Working memory is an executive functioning skill that involves your child’s ability to focus, absorb information, and sustain attention through distractions, and then using the information to carry out a task. Skills such as note-taking, completing multi-step problems, reading comprehension, learning and recalling information in short-term memory, and keeping track of materials all require working memory. The first step is to increase your child’s attention to the information that must be remembered. This might require you to modify the way the information is presented (think added visuals, explanations, providing information that helps your child connect the content to something they already know, etc.). Work to limit external distractors (noises, large amounts of activity in his area, etc.) and consider internal distractors (emotional concerns, worries, etc.) that may impact your child’s ability to focus. Using mnemonic strategies is one way to help your child remember things. Other strategies include rhymes, visualizations, songs, and stories. Utilizing tools such as charts and timelines can be helpful to attach meaning to new information. For reading comprehension specifically, teach your child how to take notes about what he is reading to create a structure that facilitates reflection. To support long-term retention, utilize strategies such as reviewing and rehearsing information and do so in multiple modalities so that all the senses are involved (sight, sound, smell, tactile (movement). Some examples for reinforcing the letter recognition of “Z” for a pre-schooler are to have your child draw pictures of the letter Z, make up stories about the letter, sing songs about it, try to form your body in the shape of the letter, etc. An example for an older child who is learning about the constitution would be to read through some text about the constitution, watch and listen to an online video about it, find something unknown or interesting that is compelling about the writers of the constitution, listen to a song that connects some of the content to your child’s everyday life, etc. If you don’t have time or unsure of how to obtain this information, brainstorm with your child. The very process of trying to find more information is helping your child to engage in the material. The more senses that are incorporated in the learning, the better!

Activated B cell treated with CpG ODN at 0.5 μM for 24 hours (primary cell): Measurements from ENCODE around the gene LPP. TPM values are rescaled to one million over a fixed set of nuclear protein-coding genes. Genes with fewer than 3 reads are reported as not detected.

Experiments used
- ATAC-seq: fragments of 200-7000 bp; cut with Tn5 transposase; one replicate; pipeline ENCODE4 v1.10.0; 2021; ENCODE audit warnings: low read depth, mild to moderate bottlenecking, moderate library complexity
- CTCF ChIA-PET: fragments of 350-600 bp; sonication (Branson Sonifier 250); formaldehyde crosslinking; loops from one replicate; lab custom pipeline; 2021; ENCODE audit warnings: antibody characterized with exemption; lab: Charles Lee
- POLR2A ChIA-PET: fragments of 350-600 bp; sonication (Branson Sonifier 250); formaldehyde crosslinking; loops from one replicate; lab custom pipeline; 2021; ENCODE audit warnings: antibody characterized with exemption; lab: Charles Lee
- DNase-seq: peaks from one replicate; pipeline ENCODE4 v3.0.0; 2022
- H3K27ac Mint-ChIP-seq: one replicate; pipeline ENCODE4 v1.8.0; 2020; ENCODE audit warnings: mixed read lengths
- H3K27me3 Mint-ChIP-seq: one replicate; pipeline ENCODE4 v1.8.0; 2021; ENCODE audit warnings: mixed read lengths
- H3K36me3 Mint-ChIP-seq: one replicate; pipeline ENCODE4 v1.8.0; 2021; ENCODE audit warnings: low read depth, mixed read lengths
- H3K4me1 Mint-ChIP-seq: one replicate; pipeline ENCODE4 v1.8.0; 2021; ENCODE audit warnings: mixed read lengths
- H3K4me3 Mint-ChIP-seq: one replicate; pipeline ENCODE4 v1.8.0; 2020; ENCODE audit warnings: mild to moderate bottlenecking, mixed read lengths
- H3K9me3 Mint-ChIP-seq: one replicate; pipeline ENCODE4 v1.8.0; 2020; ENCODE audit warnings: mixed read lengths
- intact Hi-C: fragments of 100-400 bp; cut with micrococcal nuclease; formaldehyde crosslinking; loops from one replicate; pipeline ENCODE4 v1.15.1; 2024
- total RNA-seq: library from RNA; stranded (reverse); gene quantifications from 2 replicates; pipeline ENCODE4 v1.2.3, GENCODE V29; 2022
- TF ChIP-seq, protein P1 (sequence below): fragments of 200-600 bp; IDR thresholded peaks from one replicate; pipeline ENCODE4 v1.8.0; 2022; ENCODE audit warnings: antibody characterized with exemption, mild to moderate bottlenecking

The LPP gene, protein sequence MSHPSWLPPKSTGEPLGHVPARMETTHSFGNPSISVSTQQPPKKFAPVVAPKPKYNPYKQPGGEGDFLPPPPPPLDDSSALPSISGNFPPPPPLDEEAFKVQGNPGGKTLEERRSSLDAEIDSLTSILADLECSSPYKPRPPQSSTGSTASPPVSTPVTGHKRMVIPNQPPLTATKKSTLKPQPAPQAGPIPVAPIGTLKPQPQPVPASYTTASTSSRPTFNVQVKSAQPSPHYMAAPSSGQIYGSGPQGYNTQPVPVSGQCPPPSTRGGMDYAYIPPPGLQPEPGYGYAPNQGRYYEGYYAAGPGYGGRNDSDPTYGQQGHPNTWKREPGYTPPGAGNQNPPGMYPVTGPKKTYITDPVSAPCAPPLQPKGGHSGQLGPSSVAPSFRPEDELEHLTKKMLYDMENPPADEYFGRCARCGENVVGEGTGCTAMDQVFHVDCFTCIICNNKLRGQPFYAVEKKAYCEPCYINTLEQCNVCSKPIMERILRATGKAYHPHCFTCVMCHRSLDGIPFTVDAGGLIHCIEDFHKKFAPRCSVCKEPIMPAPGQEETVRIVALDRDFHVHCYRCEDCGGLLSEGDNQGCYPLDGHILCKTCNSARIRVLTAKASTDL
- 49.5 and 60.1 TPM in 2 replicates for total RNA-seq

Strategies To Support Emotional and Behavioral Regulation
Although executive functioning skills are known to impact academic achievement, they are also an important part of social and behavioral functioning. Children that have weak executive functioning skills also often struggle with emotional regulation/control, flexibility in thinking, impulsivity, and monitoring one’s own behaviors. To assist with emotional control, help your child identify the behaviors that are difficult for him using his own words (Example: “I get really angry and want to run away from things.”) and help your child identify potential triggers for the behavior (Example: “When someone says something mean or doesn’t listen to me”). Teach your child a rule that can be followed when the trigger is experienced, such as using self-talk or another self-calming strategy (Examples: count to ten, do some deep breathing, tell yourself that what the other person is saying doesn’t carry the meaning you think it does, etc.). Do some role-playing with your child to help this to feel more natural and automatic. You can also create social stories tailored to a specific situation to describe how it can be handled best. If you are around when a trigger occurs, use a visual, verbal or physical cue to help your child recall the rule you came up with. To help your child be more sensitive to others’ reactions to his behaviors, teach him how to monitor others’ facial expressions and body language. This may ultimately become the cue to remind your child to follow the rule (Example: When my hands get sweaty I know that I am starting to get angry and need to walk away and count to ten). To help your child to see another individual’s point of view, role-play the situation from another perspective. Over time, you should see improvement in your child’s ability to control his behavior, which will have positive impacts on his social relationships and overall functioning.
*Some of the information from this article was derived from the WSPA Sentinel 2012.
Jessica Martin, Ed.S., NCSP
RVA School Psychologist & Director of Special Education & Student Services